There’s a new local film festival, and this one tastes a bit like blood and fur. The International Wildlife Film Festival (IWFF) and Media Center, known mostly for its spectacular spring shindig punctuated by jaw-dropping wildlife cinema and costumed schoolchildren, has birthed a bookend gala for the fall season: the Montana CINE International Film Festival.
According to the IWFF’s Janet Rose, Montana CINE (aka Cultures and Issues of Nature and Environment) arose to fill a void left unaddressed by the IWFF’s narrow focus. “We were seeing films that had tremendous focus on cultural and habitat issues, but didn’t meet the criteria of IWFF, where wildlife has to be the subject,” Rose says.
The result of CINE’s inclusionary focus is a broad cross-section of world-class films. Here’s a brief look at three of the entries, including the award-winner for Best of Festival:
The Great Dance
As a survival tool, the act of hunting has been dulled enough in modern times that a state like Montana, with its relatively high percentage of meat hunters, sticks out as a last bastion of a nearly forgotten way of life. But even the most Jeremiah Johnson-esque hardcore game-killer in all the Big Sky pales in comparison to Karoha Langwane, a !Xo San bushmen in southern Africa’s Kalahari Desert. Filmmakers Craig and Damon Foster spent the better part of two years in the Kalahari shooting The Great Dance, a rough-around-the-edges documentary that rides the sheer power of its story—along with probably the greatest stalk-and-kill ever recorded—into the honor of being named Best of Festival.
Karoha is one of a triumvirate of San bushmen featured in The Great Dance, and the “runner” of a group that includes bow specialist Xlhoase and historian !Nqate, whose translated words form the entirety of the film’s narration. The three make a riveting study as we learn of the San’s uncanny tracking abilities—for example, a fresh tail mark in the sand superimposed on a fresh hoofprint means the hoof’s owner passed through just before nightfall and a subsequent crossing by the nocturnal scorpion. The trio’s flair for language is both stealthy (communication while tracking is limited to hand signals) and theatrical (a ritual for traveling groups includes fireside re-enactments of each hunter’s interpretation of the quarry’s behavior, as read through the tracks), and their deep devotion to the act of hunting is evident. “I am a hunter,” !Nqate says early in the film, “and we know tracking. It is what we were born to do.”
The Great Dance gets lost at times in the Fosters’ attempts at clever shooting. They jam and strap cameras anywhere and everywhere they can, sometimes to fine effect but more often—beneath a carcass being torn to pieces by turkey vultures, for example—to distraction. But the straight-up coverage of Karoha’s mesmerizing stalk near the film’s conclusion redeems every awkward moment in spades. You’ll literally need to see it to believe it.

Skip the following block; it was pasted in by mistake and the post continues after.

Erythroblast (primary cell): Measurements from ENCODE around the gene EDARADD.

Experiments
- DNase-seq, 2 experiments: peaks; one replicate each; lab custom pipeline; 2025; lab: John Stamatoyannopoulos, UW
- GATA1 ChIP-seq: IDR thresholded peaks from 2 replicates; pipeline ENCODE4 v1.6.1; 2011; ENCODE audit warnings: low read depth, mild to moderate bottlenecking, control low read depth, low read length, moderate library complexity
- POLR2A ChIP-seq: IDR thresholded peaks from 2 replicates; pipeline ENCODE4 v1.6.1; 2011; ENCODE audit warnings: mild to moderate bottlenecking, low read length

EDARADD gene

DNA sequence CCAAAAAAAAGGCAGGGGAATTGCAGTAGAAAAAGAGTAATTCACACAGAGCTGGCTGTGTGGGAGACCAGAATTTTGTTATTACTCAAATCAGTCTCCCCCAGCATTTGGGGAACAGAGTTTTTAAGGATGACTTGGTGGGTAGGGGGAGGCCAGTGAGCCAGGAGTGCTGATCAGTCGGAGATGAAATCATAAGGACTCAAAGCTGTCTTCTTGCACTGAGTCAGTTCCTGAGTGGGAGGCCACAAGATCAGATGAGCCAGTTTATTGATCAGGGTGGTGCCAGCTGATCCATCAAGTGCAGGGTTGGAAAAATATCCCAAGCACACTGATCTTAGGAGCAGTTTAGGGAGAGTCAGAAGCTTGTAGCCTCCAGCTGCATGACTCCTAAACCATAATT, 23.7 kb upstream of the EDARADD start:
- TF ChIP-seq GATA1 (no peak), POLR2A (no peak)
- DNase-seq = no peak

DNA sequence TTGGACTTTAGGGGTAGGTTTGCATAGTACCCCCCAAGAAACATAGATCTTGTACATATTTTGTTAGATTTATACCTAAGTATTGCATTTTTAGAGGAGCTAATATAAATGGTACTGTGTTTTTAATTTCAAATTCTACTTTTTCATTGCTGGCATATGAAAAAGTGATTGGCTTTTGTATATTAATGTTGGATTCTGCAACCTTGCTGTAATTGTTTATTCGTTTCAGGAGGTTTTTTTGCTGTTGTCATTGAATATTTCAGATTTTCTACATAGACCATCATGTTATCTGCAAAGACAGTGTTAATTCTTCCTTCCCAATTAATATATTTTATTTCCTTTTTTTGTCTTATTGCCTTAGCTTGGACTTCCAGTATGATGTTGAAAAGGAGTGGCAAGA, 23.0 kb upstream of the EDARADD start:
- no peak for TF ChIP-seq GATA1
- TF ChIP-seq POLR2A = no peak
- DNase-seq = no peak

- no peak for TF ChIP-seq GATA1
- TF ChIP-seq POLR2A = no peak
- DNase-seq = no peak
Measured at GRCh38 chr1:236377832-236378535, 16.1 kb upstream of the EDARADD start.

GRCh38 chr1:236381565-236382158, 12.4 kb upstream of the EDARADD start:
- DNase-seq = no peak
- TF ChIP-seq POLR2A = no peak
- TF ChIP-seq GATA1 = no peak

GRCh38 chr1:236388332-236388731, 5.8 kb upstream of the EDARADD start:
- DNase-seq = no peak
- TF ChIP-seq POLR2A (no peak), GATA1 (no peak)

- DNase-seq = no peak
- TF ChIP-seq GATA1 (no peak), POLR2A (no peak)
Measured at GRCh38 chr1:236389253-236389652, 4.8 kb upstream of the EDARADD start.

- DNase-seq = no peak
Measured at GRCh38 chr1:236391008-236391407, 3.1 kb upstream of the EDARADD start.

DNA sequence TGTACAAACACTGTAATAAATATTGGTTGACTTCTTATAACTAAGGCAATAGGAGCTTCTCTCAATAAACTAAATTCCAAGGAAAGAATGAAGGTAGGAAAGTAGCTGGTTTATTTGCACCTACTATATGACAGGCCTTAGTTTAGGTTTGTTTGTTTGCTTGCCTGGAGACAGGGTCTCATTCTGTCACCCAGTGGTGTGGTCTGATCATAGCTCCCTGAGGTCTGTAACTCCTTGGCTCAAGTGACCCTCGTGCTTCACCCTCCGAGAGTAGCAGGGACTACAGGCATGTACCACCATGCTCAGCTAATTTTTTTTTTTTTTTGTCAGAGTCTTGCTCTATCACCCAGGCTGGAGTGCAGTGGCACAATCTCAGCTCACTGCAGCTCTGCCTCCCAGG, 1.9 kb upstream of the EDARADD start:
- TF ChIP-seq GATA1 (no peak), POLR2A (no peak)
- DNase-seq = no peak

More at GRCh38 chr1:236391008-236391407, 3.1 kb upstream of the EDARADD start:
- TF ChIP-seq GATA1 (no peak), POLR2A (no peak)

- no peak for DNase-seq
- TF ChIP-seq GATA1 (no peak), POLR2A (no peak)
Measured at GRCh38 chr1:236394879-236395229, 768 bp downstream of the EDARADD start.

If you make it to The Great Dance, you’ll certainly want to check out Being San. This companion documentary follows a disenfranchised San couple as they show The Great Dance to their fellow bushmen, the lot of them forced by government machinations into refugee camps riddled by abject poverty. It’s a travesty that echoes the brutal injustices perpetrated on American Indians, yet Being San fans a flicker of hope as it reveals some resurgence in both the pride and the political clout of the San, fueled at least in part by the movie. It would take a postmodernist to untangle the notion of a documentary twice removed jumping across the line that separates art and life, but the bottom line is it makes for a great story. This 17-minute film was named the festival’s Best Professional Short.
Anchored much closer to home yet no less global in reach is Trout Grass, a video essay of sorts written and narrated by Lolo resident David James Duncan. It opens much as you’d expect a fishing movie by Duncan to open: shots of him and fellow fly-fishing cognoscente Thomas McGuane plying the sparkling waters of a Western Montana trout stream, the serpentine paths of their casts slow-moed and brilliantly backlit against a cobalt sky. “Within the 80-or-so-foot radius of our cast,” intones Duncan in the language that has endeared him to countless fly-fishing fanatics, “we gain this crazy ability to pierce the river’s power of concealment, bringing life that would otherwise remain hidden right up into our hands.”
But Trout Grass is not about Duncan’s ruminations on the sport, and that actually turns out to be a good thing for the health of the movie. Following the path of a Tonkin cane bamboo fly rod from China to the loving touch of Twin Bridges master rod builder Glenn Brackett, Trout Grass is at once a fully-realized production story and, like The Great Dance, a nifty reminder that the pleasurable field recreation enjoyed by so many modern Americans has origins rooted deeply in dirt and sand.
Duncan’s poetic ramblings are spelled by long narrative sections from Andy Royer, a bamboo importer who’s refined the art of selecting rod-quality cane, and Brackett himself during the rod-making section of the film. That makes Trout Grass well rounded enough to appeal even to those who don’t have split-bamboo dreams.
The Montana CINE Film Festival runs Thursday, Sept. 22, through Sunday, Sept. 25, with all screenings at the Roxy Theater. The Great Dance and Being San will run together Thursday at 8:30 PM and Sunday at 7 PM. Trout Grass screens Friday and Sunday at 3 PM. A full schedule is available at www.wildlifefilms.org.